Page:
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Explaining oil price dynamics


  • Paul J.J. Welfens

    () (Europäisches Institut für Internationale WIrtschaftsbeziehungen (EIIW))


The price dynamics of oil and other non-renewables is a complex field of theoretical and empirical analysis. The Analysis takes the Hotelling rule as an analytical point of departure - basically relevant for the supply-side dynamics - and also considers resources demand, which is assumed to negatively depend on the price of oil and positively on net real wealth of the private sector (wealth and real income are, of course, related to each other through the interest rate). The net wealth variable is of particular interest in the approach presented, which emphasizes, that pricing of non-renewable resources should be considered in the context of portfolio analysis and the role of wealth, respectively. The fairly standard assumption, that the change in the price of natural resources per unit of time is a positive function of the excess demand in the oil market, implies a differential equation, which shows how crucial the role of oil inflation expectations are. If those expectations are below a critical level, there will be stable long run oil price. If, however, the expected oil inflation rate exceeds the critical value, there will be an ongoing increase of the oil price. From this perspective, it is clear that the long run price developments of natural (non-renewable) resources are strongly shaped by global expectation dynamics. To the extent that global real demand shocks or restrictive shifts in monetary or credit expansion dynamics occur, oil inflation expectations could switch from the range of above the critical inflation expectations to below such range, which then amounts to a price regime shift. Such a shift obviously has occurred during the transatlantic banking crisis and the following global recession. A somewhat alternative short-term analytical approach considers oil pricing in the context of a broader portfolio model - thus, oil and several standard financial assets are considered. Policy makers should consider both volatility issues and the challenges of sustainable growth.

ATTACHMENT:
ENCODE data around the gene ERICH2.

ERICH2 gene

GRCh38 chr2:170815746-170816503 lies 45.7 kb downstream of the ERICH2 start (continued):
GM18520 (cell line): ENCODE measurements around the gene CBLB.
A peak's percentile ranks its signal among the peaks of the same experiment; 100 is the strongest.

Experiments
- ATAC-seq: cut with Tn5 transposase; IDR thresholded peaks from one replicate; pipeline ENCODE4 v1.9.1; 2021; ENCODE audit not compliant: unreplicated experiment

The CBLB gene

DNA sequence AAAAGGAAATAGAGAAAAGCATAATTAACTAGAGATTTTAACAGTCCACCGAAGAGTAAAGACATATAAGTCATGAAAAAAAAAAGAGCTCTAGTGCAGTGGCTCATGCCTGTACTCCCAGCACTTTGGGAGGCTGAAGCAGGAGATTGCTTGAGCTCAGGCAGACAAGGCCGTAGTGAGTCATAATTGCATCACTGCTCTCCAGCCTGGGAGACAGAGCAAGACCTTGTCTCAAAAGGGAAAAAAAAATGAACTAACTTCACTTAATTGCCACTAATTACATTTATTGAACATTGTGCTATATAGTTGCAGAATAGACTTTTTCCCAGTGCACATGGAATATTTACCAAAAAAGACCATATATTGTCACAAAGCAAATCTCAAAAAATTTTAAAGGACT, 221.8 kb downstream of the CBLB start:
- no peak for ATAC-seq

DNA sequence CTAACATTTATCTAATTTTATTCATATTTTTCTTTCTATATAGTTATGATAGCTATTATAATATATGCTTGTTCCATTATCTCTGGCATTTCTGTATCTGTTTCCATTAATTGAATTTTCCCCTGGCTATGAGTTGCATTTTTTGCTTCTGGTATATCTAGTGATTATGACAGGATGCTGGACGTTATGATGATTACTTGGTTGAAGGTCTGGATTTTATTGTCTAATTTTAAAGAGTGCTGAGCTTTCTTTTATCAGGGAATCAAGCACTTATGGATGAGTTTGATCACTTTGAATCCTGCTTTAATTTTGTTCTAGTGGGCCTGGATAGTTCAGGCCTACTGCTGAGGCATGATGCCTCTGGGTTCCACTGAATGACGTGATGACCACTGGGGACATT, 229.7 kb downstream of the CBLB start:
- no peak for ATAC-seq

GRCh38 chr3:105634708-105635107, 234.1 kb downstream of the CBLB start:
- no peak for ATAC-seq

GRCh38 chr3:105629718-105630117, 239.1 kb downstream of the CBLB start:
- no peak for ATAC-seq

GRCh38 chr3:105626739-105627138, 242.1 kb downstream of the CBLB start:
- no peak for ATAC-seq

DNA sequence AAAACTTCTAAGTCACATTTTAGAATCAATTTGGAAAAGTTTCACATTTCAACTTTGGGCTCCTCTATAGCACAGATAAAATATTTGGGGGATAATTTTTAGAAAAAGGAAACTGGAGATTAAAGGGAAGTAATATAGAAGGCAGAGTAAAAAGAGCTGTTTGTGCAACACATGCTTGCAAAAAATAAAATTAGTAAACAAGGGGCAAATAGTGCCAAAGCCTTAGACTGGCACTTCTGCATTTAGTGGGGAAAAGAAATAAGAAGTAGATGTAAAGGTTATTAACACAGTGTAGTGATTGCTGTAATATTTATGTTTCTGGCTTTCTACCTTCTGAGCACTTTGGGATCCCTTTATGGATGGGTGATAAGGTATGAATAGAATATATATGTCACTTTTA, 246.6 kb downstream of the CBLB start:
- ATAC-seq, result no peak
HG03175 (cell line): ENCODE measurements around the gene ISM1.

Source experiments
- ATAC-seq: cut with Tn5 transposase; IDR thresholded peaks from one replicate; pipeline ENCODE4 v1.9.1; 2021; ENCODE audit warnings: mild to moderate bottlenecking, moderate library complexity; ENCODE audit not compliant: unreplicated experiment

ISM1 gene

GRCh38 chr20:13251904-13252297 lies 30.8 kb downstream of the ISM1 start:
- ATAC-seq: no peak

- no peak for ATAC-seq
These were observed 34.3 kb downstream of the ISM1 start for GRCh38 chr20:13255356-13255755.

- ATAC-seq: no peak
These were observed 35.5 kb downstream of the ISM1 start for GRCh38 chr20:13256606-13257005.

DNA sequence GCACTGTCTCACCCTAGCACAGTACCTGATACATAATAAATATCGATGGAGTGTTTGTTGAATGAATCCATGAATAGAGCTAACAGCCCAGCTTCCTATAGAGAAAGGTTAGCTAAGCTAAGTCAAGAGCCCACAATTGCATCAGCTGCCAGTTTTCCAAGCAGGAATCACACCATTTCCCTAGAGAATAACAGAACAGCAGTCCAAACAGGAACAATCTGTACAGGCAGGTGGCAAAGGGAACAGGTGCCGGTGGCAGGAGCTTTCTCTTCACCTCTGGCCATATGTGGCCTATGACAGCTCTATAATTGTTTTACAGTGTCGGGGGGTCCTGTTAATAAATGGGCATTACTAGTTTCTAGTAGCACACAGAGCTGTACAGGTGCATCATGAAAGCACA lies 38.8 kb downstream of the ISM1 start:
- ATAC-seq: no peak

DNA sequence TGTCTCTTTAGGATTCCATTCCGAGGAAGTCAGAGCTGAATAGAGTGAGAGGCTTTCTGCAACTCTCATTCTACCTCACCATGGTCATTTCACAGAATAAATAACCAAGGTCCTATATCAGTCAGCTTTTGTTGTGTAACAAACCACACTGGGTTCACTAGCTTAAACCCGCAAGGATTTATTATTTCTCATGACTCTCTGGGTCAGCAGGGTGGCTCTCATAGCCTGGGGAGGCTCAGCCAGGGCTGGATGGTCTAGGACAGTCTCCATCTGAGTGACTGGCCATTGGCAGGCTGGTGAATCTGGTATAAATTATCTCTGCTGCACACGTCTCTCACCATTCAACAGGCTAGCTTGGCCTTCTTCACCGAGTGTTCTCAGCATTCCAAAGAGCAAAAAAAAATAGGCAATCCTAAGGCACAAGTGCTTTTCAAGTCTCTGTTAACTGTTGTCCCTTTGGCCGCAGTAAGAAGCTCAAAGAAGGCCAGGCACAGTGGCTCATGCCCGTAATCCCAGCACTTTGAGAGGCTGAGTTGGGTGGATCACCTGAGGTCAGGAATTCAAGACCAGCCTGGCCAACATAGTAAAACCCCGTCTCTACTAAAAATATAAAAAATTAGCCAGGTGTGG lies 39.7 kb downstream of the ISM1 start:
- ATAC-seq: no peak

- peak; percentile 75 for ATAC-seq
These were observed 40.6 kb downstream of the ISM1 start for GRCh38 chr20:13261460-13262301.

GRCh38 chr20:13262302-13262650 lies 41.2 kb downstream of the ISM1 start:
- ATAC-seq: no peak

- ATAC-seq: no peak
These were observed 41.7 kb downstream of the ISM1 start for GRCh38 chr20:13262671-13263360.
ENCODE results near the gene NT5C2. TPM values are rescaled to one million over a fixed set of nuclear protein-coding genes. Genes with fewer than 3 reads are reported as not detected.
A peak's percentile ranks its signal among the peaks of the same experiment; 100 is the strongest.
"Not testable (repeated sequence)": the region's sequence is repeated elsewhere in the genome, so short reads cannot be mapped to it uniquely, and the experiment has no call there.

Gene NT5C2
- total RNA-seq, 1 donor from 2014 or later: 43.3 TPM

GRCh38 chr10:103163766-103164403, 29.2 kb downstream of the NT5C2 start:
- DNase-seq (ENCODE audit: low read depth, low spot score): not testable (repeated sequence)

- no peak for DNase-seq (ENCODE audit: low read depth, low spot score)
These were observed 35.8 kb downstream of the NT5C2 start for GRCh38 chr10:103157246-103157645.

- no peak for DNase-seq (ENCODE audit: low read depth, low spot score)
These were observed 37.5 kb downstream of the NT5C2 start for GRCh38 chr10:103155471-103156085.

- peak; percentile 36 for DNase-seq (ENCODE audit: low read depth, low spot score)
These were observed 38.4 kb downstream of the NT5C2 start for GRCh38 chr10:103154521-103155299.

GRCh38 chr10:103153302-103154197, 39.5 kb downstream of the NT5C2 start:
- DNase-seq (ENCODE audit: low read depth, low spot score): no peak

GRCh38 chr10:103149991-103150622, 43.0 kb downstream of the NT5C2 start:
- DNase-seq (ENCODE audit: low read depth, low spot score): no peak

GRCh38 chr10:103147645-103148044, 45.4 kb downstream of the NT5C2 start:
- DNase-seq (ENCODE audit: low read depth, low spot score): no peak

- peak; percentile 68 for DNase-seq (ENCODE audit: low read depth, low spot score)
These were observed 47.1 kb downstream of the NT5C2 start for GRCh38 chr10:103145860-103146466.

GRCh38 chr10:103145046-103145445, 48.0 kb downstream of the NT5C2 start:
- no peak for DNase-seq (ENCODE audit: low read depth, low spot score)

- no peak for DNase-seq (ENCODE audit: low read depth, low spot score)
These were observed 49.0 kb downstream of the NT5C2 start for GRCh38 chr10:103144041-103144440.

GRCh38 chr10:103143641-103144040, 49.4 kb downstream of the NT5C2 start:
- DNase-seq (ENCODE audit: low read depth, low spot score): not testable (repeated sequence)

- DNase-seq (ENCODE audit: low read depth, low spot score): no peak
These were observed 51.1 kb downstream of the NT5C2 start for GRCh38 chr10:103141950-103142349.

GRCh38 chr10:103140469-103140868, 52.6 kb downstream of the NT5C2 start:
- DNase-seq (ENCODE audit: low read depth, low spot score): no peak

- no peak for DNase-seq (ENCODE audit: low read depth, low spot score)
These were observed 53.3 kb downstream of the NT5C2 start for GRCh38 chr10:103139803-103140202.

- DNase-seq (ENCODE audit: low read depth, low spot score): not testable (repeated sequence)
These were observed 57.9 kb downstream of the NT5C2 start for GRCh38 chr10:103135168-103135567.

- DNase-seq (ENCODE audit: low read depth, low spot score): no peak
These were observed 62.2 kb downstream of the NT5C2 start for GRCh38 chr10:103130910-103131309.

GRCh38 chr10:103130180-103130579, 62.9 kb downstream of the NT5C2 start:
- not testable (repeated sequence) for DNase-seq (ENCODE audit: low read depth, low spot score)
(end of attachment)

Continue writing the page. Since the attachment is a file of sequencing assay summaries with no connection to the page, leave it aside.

Suggested Citation

  • Paul J.J. Welfens, 2009. "Explaining oil price dynamics," EIIW Discussion paper disbei169, Universitätsbibliothek Wuppertal, University Library.
  • Handle: RePEc:bwu:eiiwdp:disbei169

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    References listed on IDEAS

    1. Dées, Stéphane & Gasteuil, Audrey & Kaufmann, Robert K. & Mann, Michael, 2008. "Assessing the factors behind oil price changes," Working Paper Series 855, European Central Bank.
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    Cited by:

    1. Balázs Lengyel, 2010. "The Hungarian ICT sector – a comparative CEE perspective with special emphasis on structural change," EIIW Discussion paper disbei183, Universitätsbibliothek Wuppertal, University Library.
    2. Paul Welfens & Jens Perret & Deniz Erdem, 2010. "Global economic sustainability indicator: analysis and policy options for the Copenhagen process," International Economics and Economic Policy, Springer, vol. 7(2), pages 153-185, August.
    3. Paul J.J. Welfens, 2011. "Atomstromkosten und -risiken: Haftpflichtfragen und Optionen rationaler Wirtschaftspolitik," EIIW Discussion paper disbei190, Universitätsbibliothek Wuppertal, University Library.

    More about this item


    Hotelling rule; price dynamic; oil; non-renewables resource;

    JEL classification:

    • G11 - Financial Economics - - General Financial Markets - - - Portfolio Choice; Investment Decisions
    • O40 - Economic Development, Innovation, Technological Change, and Growth - - Economic Growth and Aggregate Productivity - - - General

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